Leaders of the Save NA Schools citizens group said the decision by North Allegheny school board officers not to schedule a vote on closing Peebles Elementary School in McCandless was the right one.
Board President Maureen Grosheider announced at the Aug. 28 board meeting that she and Vice President Dan Hubert decided that all elementary schools should remain open for the foreseeable future.
That decision was made after what she said were extensive discussions with Superintendent Raymond Gualtieri and other administrators.
The district will, however, redistrict the attendance areas of all elementary schools because Franklin Elementary in Franklin Park is nearing capacity. The redistricting will take effect in 2014-15.
Elementary enrollment increased by more than 50 students across all seven elementary schools, Mrs. Grosheider said.
Although withdrawals are not yet known, she said she and Mr. Hubert recommended "an approach of watchful waiting -- not closing any elementary building now, but simply watching enrollment trends over the next several years."
Her remarks were greeted by applause by residents in the audience, most of whom have attended all board meetings since the administration recommended closing Peebles about a year ago.
"Clearly, the North Allegheny School District is not a district in decline," said Laurel Schreiber, one of the leaders of Save NA schools. "The increase in elementary enrollment this year largely came from McCandless, which confirms the variety of housing options in this area makes it the gateway to NA."
Her co-leader, Tara Fisher, said, "The board's decision to keep all seven elementary schools open is the right one. North Allegheny is a premier district, with outstanding academics, arts and athletics. If we continue to offer outstanding curriculum and programs, people will continue to flock to NA."
Mrs. Fisher said the district should separate elementary and secondary enrollment when evaluating trends.
"Elementary enrollment has increased over the last several years, while K-12 enrollment has remained fairly stable," she said. "The increase of more than 50 elementary students at the start of the 2013-14 school year means elementary enrollment is the highest it's been in over a decade."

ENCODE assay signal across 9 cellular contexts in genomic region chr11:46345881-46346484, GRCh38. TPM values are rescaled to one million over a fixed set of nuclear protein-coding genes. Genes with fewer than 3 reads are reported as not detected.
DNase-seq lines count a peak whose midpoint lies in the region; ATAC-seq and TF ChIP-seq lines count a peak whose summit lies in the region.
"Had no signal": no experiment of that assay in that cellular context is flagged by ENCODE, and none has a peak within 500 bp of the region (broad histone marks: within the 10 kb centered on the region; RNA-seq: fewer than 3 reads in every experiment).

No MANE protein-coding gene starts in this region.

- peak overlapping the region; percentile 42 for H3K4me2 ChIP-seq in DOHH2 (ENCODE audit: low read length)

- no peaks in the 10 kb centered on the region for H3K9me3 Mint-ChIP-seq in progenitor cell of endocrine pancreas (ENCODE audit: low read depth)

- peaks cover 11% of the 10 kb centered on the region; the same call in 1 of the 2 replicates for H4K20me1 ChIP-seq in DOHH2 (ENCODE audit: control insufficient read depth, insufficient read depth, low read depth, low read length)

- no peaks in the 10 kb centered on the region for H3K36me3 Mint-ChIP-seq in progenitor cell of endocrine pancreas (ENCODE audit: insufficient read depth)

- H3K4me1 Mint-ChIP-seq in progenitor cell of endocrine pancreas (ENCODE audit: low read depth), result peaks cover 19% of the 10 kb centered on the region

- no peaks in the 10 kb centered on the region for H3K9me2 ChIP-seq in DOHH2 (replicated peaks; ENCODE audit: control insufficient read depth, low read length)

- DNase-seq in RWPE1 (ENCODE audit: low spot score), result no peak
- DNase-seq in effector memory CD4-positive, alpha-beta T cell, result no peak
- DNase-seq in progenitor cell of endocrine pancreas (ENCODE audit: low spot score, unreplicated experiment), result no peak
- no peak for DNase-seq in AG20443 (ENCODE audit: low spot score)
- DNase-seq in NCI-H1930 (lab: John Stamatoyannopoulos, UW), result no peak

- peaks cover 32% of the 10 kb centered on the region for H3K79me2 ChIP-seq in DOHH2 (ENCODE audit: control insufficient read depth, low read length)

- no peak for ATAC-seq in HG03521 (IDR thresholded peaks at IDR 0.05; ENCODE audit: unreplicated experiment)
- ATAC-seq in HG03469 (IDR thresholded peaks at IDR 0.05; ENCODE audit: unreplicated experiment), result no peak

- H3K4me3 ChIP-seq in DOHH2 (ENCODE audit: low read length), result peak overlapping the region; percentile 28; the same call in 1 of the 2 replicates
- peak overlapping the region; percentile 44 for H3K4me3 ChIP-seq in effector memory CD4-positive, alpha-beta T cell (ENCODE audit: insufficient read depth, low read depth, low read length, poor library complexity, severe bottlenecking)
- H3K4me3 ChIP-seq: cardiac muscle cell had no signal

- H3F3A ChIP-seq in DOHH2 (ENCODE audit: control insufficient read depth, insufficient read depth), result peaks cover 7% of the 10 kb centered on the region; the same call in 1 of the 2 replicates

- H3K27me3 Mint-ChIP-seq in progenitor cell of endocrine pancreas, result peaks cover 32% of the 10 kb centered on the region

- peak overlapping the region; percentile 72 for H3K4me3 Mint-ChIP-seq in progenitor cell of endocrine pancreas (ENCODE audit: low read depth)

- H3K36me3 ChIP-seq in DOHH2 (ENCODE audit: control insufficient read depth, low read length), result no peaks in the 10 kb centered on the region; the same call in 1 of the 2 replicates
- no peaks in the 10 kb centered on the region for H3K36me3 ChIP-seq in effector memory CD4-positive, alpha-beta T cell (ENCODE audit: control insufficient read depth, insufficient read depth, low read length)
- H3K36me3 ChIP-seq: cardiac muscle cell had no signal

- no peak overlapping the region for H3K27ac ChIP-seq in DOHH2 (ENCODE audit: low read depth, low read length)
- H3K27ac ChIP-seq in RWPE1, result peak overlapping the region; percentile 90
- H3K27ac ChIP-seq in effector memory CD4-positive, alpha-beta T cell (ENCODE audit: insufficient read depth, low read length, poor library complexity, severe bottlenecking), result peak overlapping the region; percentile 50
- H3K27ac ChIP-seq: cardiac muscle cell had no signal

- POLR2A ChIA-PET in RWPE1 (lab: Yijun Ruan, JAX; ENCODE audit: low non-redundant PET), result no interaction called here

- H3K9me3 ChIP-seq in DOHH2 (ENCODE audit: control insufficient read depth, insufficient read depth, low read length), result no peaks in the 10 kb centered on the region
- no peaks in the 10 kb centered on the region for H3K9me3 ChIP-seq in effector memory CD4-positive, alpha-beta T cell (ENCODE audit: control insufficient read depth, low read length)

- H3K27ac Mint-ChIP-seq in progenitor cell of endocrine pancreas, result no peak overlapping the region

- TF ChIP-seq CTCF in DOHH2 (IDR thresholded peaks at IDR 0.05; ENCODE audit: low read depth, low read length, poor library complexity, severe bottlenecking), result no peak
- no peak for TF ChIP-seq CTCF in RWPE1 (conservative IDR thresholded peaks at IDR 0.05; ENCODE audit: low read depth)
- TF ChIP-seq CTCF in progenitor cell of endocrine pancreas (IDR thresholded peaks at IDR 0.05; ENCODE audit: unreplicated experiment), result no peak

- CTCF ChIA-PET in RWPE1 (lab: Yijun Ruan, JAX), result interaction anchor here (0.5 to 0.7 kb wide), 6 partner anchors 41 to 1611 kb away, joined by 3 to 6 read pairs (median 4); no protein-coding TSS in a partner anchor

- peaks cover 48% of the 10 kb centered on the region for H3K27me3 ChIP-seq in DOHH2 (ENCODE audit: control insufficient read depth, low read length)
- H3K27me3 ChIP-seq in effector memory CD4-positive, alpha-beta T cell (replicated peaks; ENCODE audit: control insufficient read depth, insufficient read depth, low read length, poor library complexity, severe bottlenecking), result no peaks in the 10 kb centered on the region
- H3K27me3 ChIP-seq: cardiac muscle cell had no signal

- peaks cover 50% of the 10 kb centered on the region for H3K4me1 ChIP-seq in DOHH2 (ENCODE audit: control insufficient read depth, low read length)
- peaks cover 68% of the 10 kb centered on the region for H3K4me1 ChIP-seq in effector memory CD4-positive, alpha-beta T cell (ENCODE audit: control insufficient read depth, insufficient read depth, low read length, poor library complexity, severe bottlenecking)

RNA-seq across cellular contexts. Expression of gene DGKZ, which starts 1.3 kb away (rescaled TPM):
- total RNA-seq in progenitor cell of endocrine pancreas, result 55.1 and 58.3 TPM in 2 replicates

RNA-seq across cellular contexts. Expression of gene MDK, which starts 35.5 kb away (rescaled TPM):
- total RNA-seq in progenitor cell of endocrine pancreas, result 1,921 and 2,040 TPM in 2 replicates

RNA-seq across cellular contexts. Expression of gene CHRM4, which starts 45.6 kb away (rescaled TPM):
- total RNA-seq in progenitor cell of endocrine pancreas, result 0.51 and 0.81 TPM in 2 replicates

The administration had recommended closing Peebles because of stagnant enrollment and to ease budgetary concerns. It was estimated that closing Peebles would save $850,000 a year -- more if the building could be rented.
North Allegheny will continue to face "continued financial pressure" over the next few years, but any restructuring to ease that burden should fall on the board that will take office in December, Mrs. Grosheider said.
Mrs. Fisher, Scott Russell and incumbent Ralph Pagone -- all of whom oppose closing Peebles -- won both party nominations in the May primary, virtually assuring their victory in November. Mr. Hubert and incumbent Thomas Schwartzmier each won nominations, too, but on only one ticket.
Also, a special election will be held in November to fill the remaining two years of Beth Ludwig's term. Mrs. Ludwig resigned in February, citing the acrimonious nature of the debate on closing Peebles.
In other action, the board approved several student trips, including allowing about 275 students in the marching band, wind ensemble, symphonic band and jazz ensembles at the high schools to participate in the Kentucky Derby "Pegasus" Parade in Louisville, Ky., and the Music in the Parks National Adjudication in Cincinnati. The trip will be May 1-4.
The bands will leave Louisville before the Derby, Mr. Gualtieri said.
The board also approved an agreement with MSA Sports Network to broadcast selected athletic events over the Internet for the next three years at a cost of $2,975 per year.
Mr. Gualtieri announced that the district will need to hire a German teacher in the next few months. He added that there is a shortage of teachers of German, Latin and Mandarin Chinese.
Sandy Trozzo, freelance writer: firstname.lastname@example.org